During the 1870s, an economic downturn resulted in serious unemployment problems, and led to politically motivated outcries against Asian immigrants who would work for low wages. In reaction to states starting to pass immigration laws, in 1882 the federal government asserted its authority to control immigration and passed the first immigration law, barring lunatics and felons from entering the country. Later in 1882, the second immigration law barred Chinese, with a few narrow exceptions. Imperial China was too weak and impoverished to exert any influence on American policy. This law was originally for 10 years, but was extended and expanded and not repealed until 1943, when China was our ally in World War II. However, only 105 Chinese were allowed in legally each year, so the exception process actually continued into the 1950’s. Chinese were not on a equal immigration footing with other nationalities until immigration laws were completely rewritten in the mid 1960’s.


naomi wolf on parallels between US and despots of history

I thought about this a lot when I was in Germany this summer, seeing all the monuments to the atrocities of the Nazis, and even reading the last Harry Potter book – there is an identifiable pattern to despotism. Naomi wolf says this of her recent book that talks about the rise of despotism in the current US body politic:

But I guess the book really began with a very personal story, because I was forced to write it, even though I didn’t really want to, by a dear friend who is a Holocaust survivor’s daughter. And when we spoke about news events, she kept saying, “They did this in Germany. They did this in Germany.” And I really didn’t think that made sense. I thought that was very extreme language. But finally she forced me to sit down and start reading the histories, of course, not of the later years, because she wasn’t talking about German outcomes, ’38, ’39; she was talking about the early years, 1930, ’31, ’32, when Germany was a parliamentary democracy, and there was this systematic assault using the rule of law to subvert the rule of law.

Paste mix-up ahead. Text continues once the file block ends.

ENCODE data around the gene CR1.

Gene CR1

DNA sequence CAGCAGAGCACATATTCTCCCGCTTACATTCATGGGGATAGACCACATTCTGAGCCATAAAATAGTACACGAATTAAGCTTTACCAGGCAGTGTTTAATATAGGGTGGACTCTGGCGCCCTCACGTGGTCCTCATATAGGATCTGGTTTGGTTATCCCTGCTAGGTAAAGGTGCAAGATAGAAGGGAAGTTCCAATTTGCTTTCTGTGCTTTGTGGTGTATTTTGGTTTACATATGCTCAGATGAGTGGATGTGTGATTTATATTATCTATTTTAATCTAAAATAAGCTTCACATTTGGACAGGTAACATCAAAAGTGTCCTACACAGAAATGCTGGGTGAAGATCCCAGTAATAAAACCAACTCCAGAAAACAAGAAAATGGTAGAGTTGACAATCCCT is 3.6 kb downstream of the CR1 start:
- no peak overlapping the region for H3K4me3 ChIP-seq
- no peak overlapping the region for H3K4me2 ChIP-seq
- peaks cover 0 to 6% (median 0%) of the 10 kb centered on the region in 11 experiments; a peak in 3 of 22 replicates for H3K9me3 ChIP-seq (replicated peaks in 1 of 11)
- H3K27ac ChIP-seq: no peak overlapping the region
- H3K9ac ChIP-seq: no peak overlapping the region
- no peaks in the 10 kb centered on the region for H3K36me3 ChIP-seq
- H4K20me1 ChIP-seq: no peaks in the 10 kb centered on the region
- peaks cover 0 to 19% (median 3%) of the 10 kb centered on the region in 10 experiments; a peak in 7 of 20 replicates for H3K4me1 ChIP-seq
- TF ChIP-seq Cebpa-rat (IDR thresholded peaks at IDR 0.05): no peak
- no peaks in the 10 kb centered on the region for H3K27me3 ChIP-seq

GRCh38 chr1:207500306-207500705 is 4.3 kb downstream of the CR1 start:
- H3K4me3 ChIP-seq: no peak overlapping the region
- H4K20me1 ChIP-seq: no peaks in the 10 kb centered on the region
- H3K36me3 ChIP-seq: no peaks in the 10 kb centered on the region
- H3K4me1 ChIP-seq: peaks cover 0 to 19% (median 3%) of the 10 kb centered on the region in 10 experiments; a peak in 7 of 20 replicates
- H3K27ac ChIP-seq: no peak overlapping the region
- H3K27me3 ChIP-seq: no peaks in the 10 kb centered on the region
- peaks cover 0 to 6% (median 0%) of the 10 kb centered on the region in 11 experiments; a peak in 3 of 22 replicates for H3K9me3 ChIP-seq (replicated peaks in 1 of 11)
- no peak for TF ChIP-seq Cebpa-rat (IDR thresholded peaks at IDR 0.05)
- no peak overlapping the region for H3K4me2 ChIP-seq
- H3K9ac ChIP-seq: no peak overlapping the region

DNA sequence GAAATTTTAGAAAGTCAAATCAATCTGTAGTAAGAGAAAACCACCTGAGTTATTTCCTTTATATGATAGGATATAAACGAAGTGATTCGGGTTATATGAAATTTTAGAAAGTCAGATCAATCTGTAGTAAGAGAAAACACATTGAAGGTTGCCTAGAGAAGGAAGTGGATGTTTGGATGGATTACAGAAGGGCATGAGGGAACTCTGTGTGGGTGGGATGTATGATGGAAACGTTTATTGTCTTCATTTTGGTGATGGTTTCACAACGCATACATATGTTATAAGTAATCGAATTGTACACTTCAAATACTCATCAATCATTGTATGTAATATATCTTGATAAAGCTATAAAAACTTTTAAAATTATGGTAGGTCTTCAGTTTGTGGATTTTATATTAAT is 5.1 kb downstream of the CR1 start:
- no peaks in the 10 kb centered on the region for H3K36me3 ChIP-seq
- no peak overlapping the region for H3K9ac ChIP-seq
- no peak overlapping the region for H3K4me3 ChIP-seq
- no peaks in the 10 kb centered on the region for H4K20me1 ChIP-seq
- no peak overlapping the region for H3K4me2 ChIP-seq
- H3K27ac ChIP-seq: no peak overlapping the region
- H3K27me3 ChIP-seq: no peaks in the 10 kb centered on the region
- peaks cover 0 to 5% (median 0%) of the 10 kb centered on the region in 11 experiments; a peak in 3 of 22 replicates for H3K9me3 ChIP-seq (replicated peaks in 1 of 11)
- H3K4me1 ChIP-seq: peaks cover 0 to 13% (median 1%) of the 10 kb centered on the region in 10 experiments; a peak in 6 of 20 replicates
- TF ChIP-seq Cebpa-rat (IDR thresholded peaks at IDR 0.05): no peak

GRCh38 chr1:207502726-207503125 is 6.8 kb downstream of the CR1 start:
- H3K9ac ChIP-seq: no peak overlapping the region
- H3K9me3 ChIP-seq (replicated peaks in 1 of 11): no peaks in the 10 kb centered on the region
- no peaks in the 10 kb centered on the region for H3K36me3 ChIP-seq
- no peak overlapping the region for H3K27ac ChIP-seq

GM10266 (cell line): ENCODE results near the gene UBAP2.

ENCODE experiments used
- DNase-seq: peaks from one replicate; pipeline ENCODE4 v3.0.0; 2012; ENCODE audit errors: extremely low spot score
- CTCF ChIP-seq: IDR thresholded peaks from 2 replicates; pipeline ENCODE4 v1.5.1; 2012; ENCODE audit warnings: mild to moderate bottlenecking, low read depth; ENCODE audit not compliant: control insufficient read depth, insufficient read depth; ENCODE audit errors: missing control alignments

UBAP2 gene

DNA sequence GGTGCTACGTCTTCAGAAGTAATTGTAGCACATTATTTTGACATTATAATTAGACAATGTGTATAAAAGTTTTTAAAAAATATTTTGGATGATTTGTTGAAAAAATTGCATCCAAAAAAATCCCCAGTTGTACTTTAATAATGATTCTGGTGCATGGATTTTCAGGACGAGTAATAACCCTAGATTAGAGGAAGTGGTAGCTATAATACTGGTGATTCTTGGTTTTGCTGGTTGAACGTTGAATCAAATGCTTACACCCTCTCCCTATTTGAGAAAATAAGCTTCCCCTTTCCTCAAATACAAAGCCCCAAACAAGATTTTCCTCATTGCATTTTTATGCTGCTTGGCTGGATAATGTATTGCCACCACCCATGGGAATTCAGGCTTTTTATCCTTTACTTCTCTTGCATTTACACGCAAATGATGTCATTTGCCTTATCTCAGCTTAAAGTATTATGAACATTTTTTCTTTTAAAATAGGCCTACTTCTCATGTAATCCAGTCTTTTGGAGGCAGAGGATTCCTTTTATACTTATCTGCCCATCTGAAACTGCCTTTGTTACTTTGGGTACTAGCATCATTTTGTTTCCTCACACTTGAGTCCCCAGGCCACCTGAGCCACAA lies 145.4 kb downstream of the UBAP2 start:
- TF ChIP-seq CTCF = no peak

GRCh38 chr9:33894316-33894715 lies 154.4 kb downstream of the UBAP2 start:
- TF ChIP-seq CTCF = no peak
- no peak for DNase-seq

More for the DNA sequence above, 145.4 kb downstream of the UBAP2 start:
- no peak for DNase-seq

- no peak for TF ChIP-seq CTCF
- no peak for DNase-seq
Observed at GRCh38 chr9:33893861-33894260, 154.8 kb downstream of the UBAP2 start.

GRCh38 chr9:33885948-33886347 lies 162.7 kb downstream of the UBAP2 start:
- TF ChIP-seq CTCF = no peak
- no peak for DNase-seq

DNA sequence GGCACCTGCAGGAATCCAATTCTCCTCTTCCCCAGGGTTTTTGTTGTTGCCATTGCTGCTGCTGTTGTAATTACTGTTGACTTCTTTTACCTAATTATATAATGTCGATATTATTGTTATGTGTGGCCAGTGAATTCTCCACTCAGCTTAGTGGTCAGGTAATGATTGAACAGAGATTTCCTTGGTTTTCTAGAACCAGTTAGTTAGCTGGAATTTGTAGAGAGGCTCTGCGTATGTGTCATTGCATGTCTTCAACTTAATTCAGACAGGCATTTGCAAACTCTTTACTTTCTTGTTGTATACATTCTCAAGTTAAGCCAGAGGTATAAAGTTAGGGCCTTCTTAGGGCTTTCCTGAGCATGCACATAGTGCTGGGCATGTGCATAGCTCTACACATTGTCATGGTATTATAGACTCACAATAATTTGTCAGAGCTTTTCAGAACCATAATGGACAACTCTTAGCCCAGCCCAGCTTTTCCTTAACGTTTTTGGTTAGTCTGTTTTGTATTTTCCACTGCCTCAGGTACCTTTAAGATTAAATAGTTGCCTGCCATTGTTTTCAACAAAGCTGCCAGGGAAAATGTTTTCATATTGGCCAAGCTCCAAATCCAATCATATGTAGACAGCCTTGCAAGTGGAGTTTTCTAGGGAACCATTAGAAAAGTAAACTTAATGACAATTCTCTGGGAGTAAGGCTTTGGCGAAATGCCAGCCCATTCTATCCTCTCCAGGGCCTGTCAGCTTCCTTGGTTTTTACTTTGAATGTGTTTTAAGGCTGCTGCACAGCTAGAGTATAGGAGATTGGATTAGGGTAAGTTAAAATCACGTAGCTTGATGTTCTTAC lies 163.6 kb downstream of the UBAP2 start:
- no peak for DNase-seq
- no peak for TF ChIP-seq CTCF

And once I saw how many parallels there were, not just in strategy and tactics that we’re seeing again today, but actually in images and sound bites and language, then I read other histories of Italy in the ’20s, Russia in the ’30s, East Germany in the ’50s, Czechoslovakia in the ’60s, Pinochet’s coup in Chile in ’73, the crushing of the democracy movement in China at the end of the ’80s. And I saw that there is a blueprint that would-be dictators always do the same ten things, whether they’re on the left or the right, and that we are seeing these ten steps taking place systematically right now in the United States.



Today, there was a story on Morning Edition about GOP presidential candidate rhetoric which calls the war on Iraq things like “the front line on the war on terrorism”.  Romney’s website refers to the war on Iraq as ‘defeating the jihadists’.  Mike Huckabee says that we’re engaged in a  ‘world war’ and that “radical islamic fascists have declared war on our country and on our way of life.” But, as the NPR reporter indicates, these words don’t mesh with the reality of the war in Iraq:

Al Queda in Iraq has  few foreign fighters.  It’s a home-grown group.  American officers say many of them are fighting more for money  than for religious fanaticism.  Meanwhile the powerful Shiite Muslim militias in Iraq are not exporting terror, they’re vying for power in Iraq, sometimes battling each other …

The report goes on to quote a defense analyst saying that politicians prefer catch phrases to a serious discussion of the war.

This report makes me think of the language described in Wolfe’s interview and it’s even more frightening when there is so apparently little basis for this kind of fear.


Edible Secrets: A food tour of classified 20th century US history Art Opening @ Sweet Hickory (317. E. 3rd St.). 7-10p. free.

Edible Secrets is a guided museum installation by Bloomington resident Michael Hoerger of previously classified US government documents interconnected through the theme of food. The exibit runs through October 14, 2007. For more information about the show, contact